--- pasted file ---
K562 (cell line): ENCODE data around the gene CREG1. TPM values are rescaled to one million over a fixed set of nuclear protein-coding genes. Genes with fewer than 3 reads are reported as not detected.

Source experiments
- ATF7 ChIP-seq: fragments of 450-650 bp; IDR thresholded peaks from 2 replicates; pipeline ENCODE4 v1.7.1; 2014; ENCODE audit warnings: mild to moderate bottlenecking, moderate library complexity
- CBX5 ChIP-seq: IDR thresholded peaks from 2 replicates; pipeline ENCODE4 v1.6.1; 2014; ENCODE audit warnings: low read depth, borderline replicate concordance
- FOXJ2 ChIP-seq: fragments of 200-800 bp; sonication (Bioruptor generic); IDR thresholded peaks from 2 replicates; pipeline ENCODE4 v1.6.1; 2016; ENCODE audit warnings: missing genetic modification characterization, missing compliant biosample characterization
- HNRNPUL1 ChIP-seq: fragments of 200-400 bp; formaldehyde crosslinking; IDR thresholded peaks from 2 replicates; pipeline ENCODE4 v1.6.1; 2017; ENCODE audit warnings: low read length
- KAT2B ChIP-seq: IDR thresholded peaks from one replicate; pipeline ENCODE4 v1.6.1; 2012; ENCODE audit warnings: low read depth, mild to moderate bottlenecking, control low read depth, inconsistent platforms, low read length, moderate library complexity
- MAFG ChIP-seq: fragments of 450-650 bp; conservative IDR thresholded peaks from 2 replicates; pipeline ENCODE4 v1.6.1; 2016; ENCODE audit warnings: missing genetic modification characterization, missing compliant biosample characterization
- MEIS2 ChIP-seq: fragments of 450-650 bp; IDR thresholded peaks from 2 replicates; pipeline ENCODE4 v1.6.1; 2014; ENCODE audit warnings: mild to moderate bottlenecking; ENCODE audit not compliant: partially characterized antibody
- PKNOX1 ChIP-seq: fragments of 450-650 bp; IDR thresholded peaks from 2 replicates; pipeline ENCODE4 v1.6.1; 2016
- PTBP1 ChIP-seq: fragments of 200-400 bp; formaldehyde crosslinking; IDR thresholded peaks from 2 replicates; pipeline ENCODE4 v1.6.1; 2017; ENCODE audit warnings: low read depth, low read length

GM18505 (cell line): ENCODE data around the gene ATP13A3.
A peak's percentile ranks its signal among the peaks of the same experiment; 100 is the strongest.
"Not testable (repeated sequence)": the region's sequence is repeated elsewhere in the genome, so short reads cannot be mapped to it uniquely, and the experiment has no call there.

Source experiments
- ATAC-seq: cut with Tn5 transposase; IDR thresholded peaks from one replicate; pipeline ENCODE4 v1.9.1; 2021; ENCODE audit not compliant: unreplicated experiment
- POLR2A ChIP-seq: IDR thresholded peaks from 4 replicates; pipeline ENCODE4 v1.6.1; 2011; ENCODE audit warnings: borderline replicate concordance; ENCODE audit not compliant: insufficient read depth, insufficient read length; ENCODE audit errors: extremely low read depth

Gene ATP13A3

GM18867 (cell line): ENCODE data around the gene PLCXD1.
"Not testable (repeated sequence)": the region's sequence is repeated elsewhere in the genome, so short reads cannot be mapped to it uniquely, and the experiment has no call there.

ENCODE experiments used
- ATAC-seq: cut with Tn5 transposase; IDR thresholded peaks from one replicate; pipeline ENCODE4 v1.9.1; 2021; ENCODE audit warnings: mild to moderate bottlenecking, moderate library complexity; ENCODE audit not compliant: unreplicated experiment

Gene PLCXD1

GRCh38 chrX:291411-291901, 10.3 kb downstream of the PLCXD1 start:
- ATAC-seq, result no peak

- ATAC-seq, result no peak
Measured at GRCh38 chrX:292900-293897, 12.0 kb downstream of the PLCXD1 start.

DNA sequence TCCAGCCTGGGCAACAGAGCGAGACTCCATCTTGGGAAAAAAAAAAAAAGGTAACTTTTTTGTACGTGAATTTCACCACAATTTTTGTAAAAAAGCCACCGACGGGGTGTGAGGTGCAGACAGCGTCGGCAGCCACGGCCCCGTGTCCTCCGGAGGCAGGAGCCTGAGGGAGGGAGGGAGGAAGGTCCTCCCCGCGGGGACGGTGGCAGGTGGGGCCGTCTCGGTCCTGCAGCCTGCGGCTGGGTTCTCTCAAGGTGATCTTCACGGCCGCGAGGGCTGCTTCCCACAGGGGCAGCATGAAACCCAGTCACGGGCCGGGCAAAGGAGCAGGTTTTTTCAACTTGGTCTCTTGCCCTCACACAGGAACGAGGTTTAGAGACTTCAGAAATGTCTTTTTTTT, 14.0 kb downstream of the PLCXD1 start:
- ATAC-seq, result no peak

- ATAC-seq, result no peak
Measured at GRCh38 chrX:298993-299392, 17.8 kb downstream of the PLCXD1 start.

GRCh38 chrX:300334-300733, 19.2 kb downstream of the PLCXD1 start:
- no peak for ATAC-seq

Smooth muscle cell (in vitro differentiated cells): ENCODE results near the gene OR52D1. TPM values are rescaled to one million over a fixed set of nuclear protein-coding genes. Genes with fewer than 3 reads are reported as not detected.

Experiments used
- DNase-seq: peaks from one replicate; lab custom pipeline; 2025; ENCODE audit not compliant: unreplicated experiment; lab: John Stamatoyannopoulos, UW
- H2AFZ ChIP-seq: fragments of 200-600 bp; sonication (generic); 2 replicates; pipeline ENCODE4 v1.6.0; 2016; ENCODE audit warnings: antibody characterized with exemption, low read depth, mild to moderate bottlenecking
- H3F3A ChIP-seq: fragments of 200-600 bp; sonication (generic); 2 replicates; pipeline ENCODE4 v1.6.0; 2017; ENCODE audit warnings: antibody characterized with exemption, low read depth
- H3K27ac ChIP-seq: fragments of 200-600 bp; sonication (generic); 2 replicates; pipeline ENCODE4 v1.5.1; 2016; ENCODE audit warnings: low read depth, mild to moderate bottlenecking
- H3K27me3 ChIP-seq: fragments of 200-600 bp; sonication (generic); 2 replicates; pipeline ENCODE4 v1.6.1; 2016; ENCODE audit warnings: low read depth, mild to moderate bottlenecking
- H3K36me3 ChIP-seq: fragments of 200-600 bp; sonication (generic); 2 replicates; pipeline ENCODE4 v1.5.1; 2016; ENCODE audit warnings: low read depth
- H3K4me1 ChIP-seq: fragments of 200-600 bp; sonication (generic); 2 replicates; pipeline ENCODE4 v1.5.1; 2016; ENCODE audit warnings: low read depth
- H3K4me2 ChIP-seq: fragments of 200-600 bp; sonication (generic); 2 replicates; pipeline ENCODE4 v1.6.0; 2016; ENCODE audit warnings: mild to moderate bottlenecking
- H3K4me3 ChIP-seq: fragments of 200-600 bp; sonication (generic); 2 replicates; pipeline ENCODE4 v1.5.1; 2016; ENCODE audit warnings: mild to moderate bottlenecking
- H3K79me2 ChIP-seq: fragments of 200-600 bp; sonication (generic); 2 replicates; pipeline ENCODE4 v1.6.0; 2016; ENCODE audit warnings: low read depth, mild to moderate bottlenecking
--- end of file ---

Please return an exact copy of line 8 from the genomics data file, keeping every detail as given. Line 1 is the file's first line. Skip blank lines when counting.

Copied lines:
- MAFG ChIP-seq: fragments of 450-650 bp; conservative IDR thresholded peaks from 2 replicates; pipeline ENCODE4 v1.6.1; 2016; ENCODE audit warnings: missing genetic modification characterization, missing compliant biosample characterization